Though somewhat tame, The Exorcist: Believer finds surprising emotional heft and genuine thrills as it attempts to revive an iconic horror franchise.
- Director David Gordon Green brings new life to a classic horror franchise by ignoring previous spinoffs and delivering a direct sequel to the original.
- The focus of The Exorcist: Believer is on a father and his daughter, who embark on a dangerous ritual that leaves them possessed and in need of help.
- While the film falls short of fully living up to the original’s chills, it offers a satisfying ending and sets the stage for a potential trilogy.
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Editor’s note: This piece was written during the 2023 SAG-AFTRA strike. Without the labor of the actors currently on strike, the movie being covered here wouldn’t exist.
Five years ago, director David Gordon Green brought new life to a beloved and iconic horror franchise by ignoring all previous spinoffs and serving up a direct sequel to the original installment that brought back its formidable leading lady. Now, he attempts to do the same exact thing with yet another horror property. Before, it was Halloween, and now, it’s The Exorcist: Believer, the latest movie to build off the acclaimed 1973 original. How one responds to the updated take on a classic possession tale will likely depend on their relationship to the original movie.
For The Exorcist: Believer, the focus is primarily on a father, Leslie Odom Jr.’s Vincent Fielding. He’s been the sole caregiver for his daughter Angela (Lidya Jewett) her entire life, as her mother died tragically in an earthquake while on a trip to Haiti. Vincent has devoted himself to raising Angela, and his world is turned upside down when, one night, she doesn’t come home. Unbeknownst to Vincent, Angela and her friend Katherine (Olivia O’Neill) trekked into the woods to complete some kind of ritual in the hopes of contacting Angela’s mom. What they instead come across leaves them with burned feet and no recollection of where they’ve been prior to their rescue three days after their disappearance.
Lidya Jewett in The Exorcist: Believer
Though Vincent and Katherine’s parents, Miranda (Jennifer Nettles) and Tony (Norbert Leo Butz), are initially thrilled to have their daughters back, it soon becomes apparent the kids are not alright. Green pulls out many of the familiar possession tropes, from unsettling stares to violent head-banging. Jewett and O’Neill prove to be excellent successors to Linda Blair’s Regan from the original; both young actors nail the intense physicality and twisted facial expressions that stem from the girls’ possessions, and they are responsible for much of The Exorcist: Believer‘s thrills. In the first portion of the movie, Green relies on familiar jump scares to amp up the tension, but once the demonic spirits have fully settled into Angela and Katherine’s souls, it becomes less of a typical scary movie and more of a psychological thriller.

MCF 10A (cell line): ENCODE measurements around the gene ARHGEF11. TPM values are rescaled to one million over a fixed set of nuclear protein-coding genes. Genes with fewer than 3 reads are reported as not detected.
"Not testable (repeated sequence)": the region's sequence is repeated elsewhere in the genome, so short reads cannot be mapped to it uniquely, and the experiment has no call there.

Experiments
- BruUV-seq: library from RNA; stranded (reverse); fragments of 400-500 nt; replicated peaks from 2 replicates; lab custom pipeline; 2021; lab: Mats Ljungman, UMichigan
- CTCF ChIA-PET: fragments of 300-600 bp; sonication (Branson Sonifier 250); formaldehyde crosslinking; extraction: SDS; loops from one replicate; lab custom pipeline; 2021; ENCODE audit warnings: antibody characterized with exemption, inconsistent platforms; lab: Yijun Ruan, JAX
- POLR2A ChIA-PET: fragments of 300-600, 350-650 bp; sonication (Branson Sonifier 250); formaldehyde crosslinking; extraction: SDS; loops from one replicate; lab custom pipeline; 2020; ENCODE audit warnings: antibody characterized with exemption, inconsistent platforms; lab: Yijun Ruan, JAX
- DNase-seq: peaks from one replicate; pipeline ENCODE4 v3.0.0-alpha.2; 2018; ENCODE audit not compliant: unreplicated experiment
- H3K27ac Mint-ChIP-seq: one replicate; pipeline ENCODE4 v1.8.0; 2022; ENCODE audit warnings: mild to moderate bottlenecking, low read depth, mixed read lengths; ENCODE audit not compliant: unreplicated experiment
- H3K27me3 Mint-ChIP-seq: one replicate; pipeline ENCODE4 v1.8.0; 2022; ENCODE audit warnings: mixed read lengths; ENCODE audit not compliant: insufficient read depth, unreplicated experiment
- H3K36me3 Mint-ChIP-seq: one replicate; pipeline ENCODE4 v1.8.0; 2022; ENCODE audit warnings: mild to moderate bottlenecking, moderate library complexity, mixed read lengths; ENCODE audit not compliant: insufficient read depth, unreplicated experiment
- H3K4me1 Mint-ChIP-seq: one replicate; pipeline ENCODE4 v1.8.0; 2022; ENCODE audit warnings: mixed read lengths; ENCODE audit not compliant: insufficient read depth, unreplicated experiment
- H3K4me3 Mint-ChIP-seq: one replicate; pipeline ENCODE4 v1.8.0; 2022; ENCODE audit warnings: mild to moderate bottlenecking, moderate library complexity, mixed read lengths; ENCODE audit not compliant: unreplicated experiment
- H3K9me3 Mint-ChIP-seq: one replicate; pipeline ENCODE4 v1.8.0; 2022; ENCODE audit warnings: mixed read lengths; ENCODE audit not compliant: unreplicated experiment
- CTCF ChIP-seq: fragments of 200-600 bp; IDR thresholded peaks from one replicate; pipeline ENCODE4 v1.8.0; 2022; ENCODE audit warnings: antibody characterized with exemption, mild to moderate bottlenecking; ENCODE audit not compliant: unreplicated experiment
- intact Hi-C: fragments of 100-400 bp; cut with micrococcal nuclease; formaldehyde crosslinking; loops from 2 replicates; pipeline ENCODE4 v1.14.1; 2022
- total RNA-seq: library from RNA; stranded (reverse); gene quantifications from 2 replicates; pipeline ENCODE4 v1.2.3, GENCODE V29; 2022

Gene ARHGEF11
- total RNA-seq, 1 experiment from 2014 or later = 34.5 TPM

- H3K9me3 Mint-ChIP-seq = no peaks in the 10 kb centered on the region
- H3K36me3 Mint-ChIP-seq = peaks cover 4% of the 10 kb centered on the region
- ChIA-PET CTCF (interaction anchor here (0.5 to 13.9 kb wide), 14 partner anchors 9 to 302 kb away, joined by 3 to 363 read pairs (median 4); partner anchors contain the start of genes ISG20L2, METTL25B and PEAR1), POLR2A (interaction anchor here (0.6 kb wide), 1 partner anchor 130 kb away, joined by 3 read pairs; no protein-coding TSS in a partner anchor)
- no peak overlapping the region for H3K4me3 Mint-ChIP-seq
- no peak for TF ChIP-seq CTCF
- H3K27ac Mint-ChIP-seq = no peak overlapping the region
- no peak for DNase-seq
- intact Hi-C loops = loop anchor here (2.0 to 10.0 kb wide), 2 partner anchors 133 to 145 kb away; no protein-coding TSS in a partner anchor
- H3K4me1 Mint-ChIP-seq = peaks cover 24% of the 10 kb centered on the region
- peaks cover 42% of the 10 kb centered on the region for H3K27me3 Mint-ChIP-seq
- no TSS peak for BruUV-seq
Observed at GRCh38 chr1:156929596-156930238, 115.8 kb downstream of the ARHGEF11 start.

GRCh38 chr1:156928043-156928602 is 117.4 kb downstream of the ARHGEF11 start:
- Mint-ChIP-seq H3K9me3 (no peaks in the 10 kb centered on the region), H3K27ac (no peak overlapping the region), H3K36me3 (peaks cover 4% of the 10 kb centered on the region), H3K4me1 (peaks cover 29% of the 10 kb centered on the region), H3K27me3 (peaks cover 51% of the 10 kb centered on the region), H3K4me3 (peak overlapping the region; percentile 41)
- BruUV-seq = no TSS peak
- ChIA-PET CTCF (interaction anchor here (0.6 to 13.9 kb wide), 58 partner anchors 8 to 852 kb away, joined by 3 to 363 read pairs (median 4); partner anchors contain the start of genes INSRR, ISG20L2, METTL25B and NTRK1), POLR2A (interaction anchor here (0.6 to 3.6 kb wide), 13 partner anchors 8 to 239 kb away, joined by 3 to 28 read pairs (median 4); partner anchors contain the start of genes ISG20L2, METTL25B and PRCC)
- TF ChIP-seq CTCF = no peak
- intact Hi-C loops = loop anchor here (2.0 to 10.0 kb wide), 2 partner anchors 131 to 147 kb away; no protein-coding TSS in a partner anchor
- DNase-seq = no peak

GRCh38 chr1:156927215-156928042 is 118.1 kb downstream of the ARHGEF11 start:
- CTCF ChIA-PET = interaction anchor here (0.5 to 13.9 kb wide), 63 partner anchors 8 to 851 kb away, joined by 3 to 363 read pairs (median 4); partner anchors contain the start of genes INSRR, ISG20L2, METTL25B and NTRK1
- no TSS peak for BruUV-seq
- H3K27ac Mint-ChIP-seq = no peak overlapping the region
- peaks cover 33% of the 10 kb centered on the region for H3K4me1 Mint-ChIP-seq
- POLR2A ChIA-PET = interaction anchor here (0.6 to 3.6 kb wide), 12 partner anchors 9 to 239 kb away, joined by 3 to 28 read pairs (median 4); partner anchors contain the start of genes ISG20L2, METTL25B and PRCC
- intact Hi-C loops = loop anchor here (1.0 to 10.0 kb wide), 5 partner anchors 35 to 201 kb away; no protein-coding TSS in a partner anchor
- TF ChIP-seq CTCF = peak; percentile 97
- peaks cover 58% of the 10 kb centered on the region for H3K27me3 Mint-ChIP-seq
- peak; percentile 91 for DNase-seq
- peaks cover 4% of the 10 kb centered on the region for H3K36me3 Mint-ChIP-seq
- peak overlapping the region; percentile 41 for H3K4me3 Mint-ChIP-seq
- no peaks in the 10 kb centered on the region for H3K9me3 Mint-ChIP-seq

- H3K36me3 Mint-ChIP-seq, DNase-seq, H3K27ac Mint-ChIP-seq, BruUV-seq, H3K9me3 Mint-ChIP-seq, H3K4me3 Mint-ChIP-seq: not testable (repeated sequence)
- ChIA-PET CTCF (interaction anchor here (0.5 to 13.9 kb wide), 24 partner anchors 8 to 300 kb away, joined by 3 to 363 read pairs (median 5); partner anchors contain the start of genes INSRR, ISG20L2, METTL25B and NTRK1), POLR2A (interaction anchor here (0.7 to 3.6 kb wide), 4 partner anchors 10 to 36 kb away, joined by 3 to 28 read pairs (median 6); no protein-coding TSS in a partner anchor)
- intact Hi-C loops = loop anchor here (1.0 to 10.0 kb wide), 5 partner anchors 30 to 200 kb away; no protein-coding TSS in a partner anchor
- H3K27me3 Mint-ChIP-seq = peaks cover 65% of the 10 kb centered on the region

As Green’s Halloween brought back Jamie Lee Curtis as Laurie Strode, The Exorcist: Believer features the highly-anticipated return of Ellen Burstyn as Chris MacNeil, Regan’s mother who has gone on to study exorcisms in much depth. Vincent seeks her out after his neighbor, devout nurse Ann (Ann Dowd), raises the idea that Angela’s problems go beyond general psychological trauma. Whereas Laurie was one of the main protagonists in the revived Halloween trilogy, Chris gets a smaller role in The Exorcist: Believer, but Burstyn certainly makes the most of it. She is a commanding presence onscreen, particularly in a chilling scene where she confronts a demonic Katherine, who taunts her with pointed references to Regan. The full extent of Chris’ role might spark controversy among some viewers, but there’s little question that her appearance is one of the highlights of the movie.
Lidya Jewett and Olivia O’Neill in The Exorcist: Believer
The Exorcist: Believer faces the difficult task of attempting to live up to one of the most respected horror movies of all time, and in some ways, Green, who also wrote the screenplay with Peter Sattler, isn’t able to recreate the same chills. However, the decision to have two possessed girls instead of just one ends up being more than a sequel gimmick; it gives the third act genuine emotional weight, with the staging of the climactic exorcism giving the movie a shot of adrenaline. The lead-up to the big moment can be uneven as the screenplay grapples with interesting ideas regarding religion that aren’t always explored to the fullest extent. Yet, when the time comes, The Exorcist: Believer goes all-in on the girls’ possessions, and every performer rises to the occasion as they fight to save Angela and Katherine’s souls. Odom particularly gets an excellent showcase when a devastating secret from Vincent’s past is revealed, which only adds to the emotional stakes.
In some ways, The Exorcist: Believer feels tame when it comes to the full potential of its premise. The physical damage caused by the possessions is striking, to be sure (and special credit should go to the makeup team for their work on the girls), but the horror that comes from them doesn’t pack a real punch until the end. Thankfully, it’s a fascinating ending, and one that comes with a glimmer of hope. It’s no secret Green and powerhouse production company Blumhouse has a trilogy in mind for The Exorcist, but this installment offers few clues as to where it could go. As far as first steps, though, The Exorcist: Believer makes some solid ones.
The Exorcist: Believer releases in theaters Friday, October 6. It is 121 minutes long and rated R for some violent content, disturbing images, language, and sexual references.
Key Release Dates
- The Exorcist: Believer Release Date: 2023-10-06
- The Exorcist: Deceiver Release Date: 2025-04-18